Colin Kaepernick and the Legacy of the Negro National AnthemRoundup
tags: Francis Scott Key, Star-Spangled Banner, Colin Kaepernick, flag
The lawyer and amateur poet Francis Scott Key embraced the pop cultural tastes of his day when he wrote “The Star-Spangled Banner” to commemorate an American victory over the British at Baltimore during the War of 1812. He gave his composition broad appeal with a melody derived from a popular British music club anthem that celebrated the virtues of love and wine.
Satirists pounced, lampooning the song with lyrics that depicted a man who staggers home drunk and sleeps well past “the dawn’s early light” — that light through which Key had seen an American flag still flying above the fort that had repulsed the British invasion.
Abolitionists during Key’s lifetime viewed “The Star-Spangled Banner” as they viewed the nation as a whole — through the lens of the injustice perpetuated by slavery. They argued that Key should have described America as the “land of the free and home of the oppressed.”
The professional football player Colin Kaepernick appealed to that same sense of injustice last year when he knelt during “The Star-Spangled Banner” to protest police violence against African-Americans. By doing so, he tapped into a feeling of alienation from the anthem in the black community that dates back to the days of racial terrorism and lynching in the South.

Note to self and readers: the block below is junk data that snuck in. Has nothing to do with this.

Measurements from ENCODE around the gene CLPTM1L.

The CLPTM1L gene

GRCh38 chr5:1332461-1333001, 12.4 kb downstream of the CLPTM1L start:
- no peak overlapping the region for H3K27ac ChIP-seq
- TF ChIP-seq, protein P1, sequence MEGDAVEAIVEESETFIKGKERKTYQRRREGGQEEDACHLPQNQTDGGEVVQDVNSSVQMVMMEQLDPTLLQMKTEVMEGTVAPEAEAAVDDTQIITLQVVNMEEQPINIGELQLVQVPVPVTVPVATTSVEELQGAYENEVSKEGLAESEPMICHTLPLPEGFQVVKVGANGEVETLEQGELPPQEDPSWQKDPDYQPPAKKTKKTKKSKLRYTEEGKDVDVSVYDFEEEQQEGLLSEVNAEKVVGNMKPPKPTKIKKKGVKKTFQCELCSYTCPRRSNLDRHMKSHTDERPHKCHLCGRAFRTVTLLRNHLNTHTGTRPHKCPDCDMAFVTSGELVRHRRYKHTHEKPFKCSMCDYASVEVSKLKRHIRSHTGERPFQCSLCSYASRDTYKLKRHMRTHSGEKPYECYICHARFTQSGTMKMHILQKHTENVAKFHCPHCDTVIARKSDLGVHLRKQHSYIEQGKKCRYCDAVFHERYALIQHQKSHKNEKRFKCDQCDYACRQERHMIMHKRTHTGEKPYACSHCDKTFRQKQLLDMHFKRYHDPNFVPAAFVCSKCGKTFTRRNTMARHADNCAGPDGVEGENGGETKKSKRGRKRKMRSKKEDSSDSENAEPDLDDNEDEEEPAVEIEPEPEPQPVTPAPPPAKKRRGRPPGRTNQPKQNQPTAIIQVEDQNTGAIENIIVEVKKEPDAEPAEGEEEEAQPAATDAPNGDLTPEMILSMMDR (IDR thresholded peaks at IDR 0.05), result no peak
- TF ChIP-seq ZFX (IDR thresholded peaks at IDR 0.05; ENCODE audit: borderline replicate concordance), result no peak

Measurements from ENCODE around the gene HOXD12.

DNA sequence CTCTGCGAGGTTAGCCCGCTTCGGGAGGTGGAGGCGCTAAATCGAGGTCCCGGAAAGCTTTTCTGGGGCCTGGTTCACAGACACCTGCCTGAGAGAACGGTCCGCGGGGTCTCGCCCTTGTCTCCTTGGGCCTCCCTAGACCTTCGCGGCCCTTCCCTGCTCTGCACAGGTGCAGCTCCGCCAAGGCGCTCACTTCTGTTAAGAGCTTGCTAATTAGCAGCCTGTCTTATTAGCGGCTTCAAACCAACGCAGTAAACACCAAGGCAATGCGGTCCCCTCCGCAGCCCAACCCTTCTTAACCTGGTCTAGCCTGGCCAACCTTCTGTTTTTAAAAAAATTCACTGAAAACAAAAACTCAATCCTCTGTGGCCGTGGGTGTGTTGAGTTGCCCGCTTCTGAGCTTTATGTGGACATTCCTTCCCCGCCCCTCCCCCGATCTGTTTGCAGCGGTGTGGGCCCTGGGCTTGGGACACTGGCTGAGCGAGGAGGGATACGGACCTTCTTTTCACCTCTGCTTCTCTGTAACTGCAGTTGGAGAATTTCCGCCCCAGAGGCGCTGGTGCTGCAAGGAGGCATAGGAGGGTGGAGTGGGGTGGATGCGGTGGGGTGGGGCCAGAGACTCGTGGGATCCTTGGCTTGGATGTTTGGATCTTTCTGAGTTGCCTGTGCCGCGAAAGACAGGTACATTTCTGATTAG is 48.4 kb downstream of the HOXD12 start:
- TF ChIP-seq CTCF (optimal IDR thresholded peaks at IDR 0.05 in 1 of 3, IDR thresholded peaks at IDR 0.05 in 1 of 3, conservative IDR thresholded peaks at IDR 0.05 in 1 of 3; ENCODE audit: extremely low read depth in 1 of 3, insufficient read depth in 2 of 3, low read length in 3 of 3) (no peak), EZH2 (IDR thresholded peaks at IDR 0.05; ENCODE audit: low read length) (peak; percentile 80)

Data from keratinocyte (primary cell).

Congress declared “The Star-Spangled Banner” the national anthem in 1931. Well before then, however, black communities across the Jim Crow South were instead embracing the soaring, aspirational lyrics of “Lift Every Voice and Sing” — otherwise known as the Negro National Anthem — which was sung in churches, at civic events and even in schools, where substituting the song for “The Star-Spangled Banner” was a quiet act of rebellion against the racist status quo....
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